Vasorelaxation by red blood cells and impairment in diabetes. Reduced nitric oxide and oxygen delivery by glycated hemoglobin - James et al. (2004)
Diabetics suffer from a lack of bioavailable nitric oxide (NO), which contributes to diabetic complications
High HbA1c increases the amount of NO that is bound inside red blood cells (RBCs) in a non-bioavailable form
High HbA1c impairs the blood flow autoregulation function of NO bound to RBCs in areas of tissue hypoxia
The Breathing Diabetic Summary
We learned the importance of the nitric oxide (NO) that “rides” on the red blood cells (RBCs) in a PNAS paper from Zhang et al. (2015). Quick recap: NO is bound to RBCs (in its bioactive form) and can be released to increase blood flow and oxygenation in areas of tissue hypoxia. Although this paper was written over a decade prior to that one, it shows the same mechanism at play, but as it relates to high blood sugars (i.e., glycated hemoglobin). High HbA1c can change the configuration and binding properties of blood proteins, so these authors wanted to investigate how that might affect NO metabolism in diabetics.
Some things to note before getting into the results are that this was a rabbit study and that their control HbA1c was 5.4% and their diabetic HbA1c was ~10.7%, which is fairly high, but not unrealistic for uncontrolled type 1 or type 2 diabetes. Another thing to note is that NO bound to Hb in the form of HbNO is not bioactive, whereas NO bound as HbSNO is bioactive. See Zhang et al. (2015) for a description of how HbSNO retains NO bioactivity.
The most important result for us was that a high HbA1c increased the affinity of the Hb for NO, but in the form of HbNO, and reduced the amount of bioavailable HbSNO. Thus, they vasodilator function of NO is impaired with high HbA1c. Overall, this means that a high HbA1c would ultimately lead to a reduction of oxygen delivery to cells and tissues.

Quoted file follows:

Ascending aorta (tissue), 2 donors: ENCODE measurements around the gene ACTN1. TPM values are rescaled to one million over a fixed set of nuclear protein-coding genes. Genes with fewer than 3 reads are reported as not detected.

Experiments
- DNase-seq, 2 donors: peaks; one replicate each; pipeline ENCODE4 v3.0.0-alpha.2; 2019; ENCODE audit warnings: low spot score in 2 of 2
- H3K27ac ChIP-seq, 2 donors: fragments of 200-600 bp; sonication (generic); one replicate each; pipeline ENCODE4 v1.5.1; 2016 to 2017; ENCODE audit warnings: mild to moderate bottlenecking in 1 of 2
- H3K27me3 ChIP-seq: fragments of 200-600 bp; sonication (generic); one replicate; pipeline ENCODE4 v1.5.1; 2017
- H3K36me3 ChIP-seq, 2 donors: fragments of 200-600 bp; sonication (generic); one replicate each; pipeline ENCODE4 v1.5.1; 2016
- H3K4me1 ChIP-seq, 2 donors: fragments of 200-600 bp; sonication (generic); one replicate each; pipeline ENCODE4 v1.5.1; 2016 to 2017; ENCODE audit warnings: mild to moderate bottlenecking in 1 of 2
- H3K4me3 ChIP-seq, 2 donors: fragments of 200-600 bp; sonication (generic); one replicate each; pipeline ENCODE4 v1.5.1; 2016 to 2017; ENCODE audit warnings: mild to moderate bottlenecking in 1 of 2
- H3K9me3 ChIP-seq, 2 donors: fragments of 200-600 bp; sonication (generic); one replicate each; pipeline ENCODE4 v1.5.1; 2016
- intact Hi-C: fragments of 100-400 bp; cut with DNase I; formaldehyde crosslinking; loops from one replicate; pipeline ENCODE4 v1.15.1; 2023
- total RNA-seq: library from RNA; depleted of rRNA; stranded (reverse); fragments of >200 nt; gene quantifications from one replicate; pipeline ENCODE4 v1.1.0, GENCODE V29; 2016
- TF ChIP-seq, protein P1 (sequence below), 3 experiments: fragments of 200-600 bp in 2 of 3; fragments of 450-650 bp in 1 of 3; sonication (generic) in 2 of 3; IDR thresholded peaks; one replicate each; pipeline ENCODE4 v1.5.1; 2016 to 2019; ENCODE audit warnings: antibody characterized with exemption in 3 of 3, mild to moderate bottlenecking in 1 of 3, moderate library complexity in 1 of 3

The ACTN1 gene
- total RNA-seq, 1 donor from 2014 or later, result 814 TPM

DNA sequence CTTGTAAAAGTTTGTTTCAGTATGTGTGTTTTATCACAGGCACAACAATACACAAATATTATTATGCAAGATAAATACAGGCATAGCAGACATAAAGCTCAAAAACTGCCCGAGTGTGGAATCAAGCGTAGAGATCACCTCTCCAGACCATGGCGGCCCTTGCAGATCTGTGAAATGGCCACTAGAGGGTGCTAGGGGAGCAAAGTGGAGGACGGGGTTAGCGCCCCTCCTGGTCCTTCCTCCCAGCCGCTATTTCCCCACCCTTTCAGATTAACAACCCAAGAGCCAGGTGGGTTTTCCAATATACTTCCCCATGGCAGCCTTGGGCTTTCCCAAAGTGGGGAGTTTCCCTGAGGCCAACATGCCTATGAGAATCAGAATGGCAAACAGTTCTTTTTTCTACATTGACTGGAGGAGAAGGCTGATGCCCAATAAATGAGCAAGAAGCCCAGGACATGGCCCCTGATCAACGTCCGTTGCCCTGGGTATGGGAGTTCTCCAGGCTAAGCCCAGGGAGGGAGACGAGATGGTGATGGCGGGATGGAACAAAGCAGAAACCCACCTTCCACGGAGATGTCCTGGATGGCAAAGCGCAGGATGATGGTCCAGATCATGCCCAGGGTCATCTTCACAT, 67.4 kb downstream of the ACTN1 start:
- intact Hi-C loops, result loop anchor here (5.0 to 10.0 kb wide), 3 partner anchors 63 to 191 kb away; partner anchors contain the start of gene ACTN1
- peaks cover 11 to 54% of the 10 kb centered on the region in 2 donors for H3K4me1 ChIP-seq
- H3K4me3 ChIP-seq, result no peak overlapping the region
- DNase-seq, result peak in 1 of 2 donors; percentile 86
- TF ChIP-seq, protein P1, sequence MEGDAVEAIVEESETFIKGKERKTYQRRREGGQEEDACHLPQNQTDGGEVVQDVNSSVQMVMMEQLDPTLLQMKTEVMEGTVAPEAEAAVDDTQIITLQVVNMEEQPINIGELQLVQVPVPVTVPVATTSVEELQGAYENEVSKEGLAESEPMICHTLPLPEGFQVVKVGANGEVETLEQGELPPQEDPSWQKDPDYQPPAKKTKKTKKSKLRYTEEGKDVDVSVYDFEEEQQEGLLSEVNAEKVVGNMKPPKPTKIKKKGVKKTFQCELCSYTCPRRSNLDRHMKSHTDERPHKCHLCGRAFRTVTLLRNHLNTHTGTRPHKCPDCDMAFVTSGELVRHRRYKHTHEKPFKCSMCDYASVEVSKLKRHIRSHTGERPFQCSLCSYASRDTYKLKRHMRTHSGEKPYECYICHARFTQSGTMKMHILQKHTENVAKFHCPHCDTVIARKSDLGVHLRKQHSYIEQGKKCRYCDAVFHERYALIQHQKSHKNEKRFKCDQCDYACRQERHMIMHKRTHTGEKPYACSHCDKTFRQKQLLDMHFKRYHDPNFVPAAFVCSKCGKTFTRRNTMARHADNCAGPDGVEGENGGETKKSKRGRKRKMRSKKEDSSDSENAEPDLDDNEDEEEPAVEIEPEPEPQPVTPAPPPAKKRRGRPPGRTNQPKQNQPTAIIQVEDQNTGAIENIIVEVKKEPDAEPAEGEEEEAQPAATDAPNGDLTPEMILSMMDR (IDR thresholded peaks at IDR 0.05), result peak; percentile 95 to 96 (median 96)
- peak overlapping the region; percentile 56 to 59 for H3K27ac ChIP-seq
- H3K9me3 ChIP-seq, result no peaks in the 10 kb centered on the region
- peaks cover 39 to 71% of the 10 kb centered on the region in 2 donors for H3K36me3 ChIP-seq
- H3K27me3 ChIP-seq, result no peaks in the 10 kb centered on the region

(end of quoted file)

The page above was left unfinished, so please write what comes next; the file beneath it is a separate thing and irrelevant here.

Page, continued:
Not that any of us need another reminder, but this paper really highlights the importance of keeping our blood sugars in good range.By lowering our HbA1c, we can capitalize on the vasodilator function of NO bound to RBCs, increase blood flow and tissue oxygenation, and help reduce long-term complications of diabetes related to impaired blood flow.So, as we use our breathing to help control our blood sugars, we’ll see a snowball effect of better blood sugars leading to better blood flow, leading to better blood sugars, leading to even better blood flow, etc. etc
Abstract from Paper
Vascular dysfunction in diabetes is attributed to lack of bioavailable nitric oxide (NO) and is postulated as a primary cause of small vessel complications as a result of poor glycemic control. Although it has been proposed that NO is bound by red blood cells (RBCs) and can induce relaxation of blood vessels distal to its site of production in the normal circulation, the effect of RBC glycation on NO binding and relaxation of hypoxic vessels is unknown. We confirm RBC-induced vessel relaxation is inversely related to tissue oxygenation and is proportional to RBC S-nitrosohemoglobin (HbSNO) content (but not nitrosylhemoglobin content). We show more total NO bound inside highly glycated RBCs (0.0134 versus 0.0119 NO/Hb, respectively; P<0.05) although proportionally less HbSNO (0.0053 versus 0.0088 NO/Hb, respectively; P<0.05). We also show glycosylation impairs the vasodilator function of RBCs within a physiological range of tissue oxygenation. These findings may represent an important contribution to reduced NO bioavailability in the microvasculature in diabetes.
Philip E. James, Derek Lang, Timothy Tufnell-Barret, Alex B. Milsom, and Michael P. Frenneaux, (2004) Vasorelaxation by red blood cells and impairment in diabetes. Reduced nitric oxide and oxygen delivery by glycated hemoglobin, Circulation Research, 94, 976 – 983, doi:10.1161/01.RES.0000122044.21787.01.